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University
Library

Distinguish between Popular and Scholarly Journals

Popular periodicals may further be divided into the following special categories:

Substantive/
General Interest
Trade/
Professional
Sensational
Often greater attention paid to cultural, literary, or political matters Contain news, trends, developments, and new products in industry or profession Principal subjects include celebrity gossip and 'news' stories defying generally accepted credibility; often in tabloid newspaper format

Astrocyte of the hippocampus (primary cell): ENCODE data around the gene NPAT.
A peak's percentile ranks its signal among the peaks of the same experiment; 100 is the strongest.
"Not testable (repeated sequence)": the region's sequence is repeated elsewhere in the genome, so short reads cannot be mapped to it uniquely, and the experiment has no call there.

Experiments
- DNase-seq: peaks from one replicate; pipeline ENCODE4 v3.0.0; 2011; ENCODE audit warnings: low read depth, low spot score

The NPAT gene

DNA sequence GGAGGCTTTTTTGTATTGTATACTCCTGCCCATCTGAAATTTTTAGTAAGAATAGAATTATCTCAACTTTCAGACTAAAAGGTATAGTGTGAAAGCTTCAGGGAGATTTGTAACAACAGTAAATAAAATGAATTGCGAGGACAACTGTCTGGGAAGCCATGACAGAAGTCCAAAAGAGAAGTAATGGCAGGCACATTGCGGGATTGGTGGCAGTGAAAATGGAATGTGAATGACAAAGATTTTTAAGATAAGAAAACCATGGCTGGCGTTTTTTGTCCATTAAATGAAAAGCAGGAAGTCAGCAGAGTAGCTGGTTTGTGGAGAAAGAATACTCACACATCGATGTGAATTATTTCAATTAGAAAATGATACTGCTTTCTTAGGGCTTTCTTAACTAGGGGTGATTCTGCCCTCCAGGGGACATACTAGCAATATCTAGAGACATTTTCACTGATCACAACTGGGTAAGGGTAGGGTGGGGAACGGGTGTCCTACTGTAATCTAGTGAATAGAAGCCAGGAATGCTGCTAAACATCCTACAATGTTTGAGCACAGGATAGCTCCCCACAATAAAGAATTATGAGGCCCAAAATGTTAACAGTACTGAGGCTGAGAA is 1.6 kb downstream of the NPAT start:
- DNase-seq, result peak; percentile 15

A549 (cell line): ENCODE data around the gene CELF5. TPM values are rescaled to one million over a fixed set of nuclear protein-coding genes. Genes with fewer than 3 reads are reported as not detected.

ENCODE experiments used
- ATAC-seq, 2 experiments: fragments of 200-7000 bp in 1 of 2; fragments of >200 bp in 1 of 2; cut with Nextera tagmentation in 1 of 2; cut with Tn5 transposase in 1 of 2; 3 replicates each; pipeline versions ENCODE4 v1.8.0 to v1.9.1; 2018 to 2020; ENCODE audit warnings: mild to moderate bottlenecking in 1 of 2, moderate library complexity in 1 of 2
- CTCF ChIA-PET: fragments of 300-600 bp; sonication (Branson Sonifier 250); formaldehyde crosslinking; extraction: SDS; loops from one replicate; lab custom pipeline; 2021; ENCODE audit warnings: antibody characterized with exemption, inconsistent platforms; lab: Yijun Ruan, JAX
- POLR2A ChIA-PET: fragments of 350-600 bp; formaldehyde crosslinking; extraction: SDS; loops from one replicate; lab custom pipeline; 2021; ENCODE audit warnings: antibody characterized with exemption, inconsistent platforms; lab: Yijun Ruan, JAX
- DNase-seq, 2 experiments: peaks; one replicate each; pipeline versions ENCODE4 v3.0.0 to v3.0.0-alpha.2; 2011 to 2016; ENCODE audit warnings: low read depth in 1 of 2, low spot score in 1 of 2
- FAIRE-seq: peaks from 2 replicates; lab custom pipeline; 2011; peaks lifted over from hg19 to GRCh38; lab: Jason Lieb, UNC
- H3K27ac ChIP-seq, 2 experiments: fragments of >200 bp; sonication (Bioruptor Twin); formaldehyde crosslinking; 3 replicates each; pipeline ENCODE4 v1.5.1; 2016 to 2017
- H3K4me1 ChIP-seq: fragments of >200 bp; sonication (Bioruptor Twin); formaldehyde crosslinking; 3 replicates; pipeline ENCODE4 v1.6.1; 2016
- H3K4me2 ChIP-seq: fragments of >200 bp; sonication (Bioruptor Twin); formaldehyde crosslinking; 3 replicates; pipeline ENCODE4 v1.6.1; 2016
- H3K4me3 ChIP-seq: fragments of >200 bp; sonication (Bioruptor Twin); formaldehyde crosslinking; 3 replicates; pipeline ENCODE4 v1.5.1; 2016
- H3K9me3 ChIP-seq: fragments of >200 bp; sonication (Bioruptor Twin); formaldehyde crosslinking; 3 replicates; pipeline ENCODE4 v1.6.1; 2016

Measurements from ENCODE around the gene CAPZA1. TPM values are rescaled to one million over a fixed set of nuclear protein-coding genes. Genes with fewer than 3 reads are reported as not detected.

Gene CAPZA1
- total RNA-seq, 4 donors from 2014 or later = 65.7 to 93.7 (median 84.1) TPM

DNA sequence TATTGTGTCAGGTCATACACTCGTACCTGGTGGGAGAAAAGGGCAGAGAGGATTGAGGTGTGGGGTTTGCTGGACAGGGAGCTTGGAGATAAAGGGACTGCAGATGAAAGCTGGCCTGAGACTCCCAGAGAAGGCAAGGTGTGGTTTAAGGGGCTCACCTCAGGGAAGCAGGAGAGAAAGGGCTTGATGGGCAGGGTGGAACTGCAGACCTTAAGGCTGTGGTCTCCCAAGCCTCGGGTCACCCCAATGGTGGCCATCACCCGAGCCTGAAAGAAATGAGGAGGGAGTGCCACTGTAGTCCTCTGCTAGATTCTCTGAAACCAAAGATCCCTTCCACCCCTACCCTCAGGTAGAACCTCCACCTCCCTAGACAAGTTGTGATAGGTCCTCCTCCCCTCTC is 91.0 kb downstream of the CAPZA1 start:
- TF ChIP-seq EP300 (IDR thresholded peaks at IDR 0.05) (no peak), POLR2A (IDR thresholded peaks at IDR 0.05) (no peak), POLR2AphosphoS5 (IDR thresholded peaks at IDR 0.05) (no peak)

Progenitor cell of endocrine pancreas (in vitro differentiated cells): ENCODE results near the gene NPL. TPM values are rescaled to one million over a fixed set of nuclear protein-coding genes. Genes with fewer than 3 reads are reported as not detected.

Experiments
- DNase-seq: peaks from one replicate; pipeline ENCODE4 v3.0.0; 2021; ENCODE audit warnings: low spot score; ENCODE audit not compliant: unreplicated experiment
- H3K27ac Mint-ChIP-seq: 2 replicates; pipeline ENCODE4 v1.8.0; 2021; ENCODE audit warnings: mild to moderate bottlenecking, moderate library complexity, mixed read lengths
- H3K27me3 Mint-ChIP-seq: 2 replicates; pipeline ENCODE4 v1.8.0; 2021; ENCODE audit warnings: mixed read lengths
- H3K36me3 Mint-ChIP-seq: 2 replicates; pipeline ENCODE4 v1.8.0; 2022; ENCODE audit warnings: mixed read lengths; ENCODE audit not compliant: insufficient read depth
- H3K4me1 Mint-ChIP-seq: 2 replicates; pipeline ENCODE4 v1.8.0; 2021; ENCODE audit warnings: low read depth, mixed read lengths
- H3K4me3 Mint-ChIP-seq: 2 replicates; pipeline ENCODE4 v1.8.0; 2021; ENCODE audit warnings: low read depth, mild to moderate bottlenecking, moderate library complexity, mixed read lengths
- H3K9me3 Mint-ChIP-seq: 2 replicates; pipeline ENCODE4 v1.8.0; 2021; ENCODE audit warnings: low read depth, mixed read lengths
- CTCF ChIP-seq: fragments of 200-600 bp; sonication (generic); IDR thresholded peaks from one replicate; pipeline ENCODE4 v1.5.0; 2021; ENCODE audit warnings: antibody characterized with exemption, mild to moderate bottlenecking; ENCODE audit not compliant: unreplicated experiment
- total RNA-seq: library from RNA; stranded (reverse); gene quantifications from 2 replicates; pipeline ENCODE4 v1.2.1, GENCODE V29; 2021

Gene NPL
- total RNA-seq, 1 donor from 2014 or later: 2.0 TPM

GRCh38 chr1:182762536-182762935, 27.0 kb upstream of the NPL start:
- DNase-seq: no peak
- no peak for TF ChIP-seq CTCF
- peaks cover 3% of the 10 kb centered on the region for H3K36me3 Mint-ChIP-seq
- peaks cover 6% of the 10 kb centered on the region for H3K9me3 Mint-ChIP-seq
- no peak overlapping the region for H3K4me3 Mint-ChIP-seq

Aimed at more educated (though non-specialist) audience Intended for professionals and experts in field Directed toward lowest-common-denominator audience
Staff or freelance writers sometimes have expertise in subject Often written by professionals in field Written in elementary, sometimes inflammatory, language; authorship often unattributed
Sources are sometimes cited References or footnotes, if included, are few Entirely unsubstantiated
Articles often more informative and detailed than other 'popular' press Articles focus on technical and practical aspects of field Appeal to audience's gullibility, superstitions, and prejudices
Examples: The Atlantic Monthly, The Nation,
Science News
Examples: Advertising Age, Library Journal, Publishers Weekly Examples: The National Enquirer, Star, Weekly World News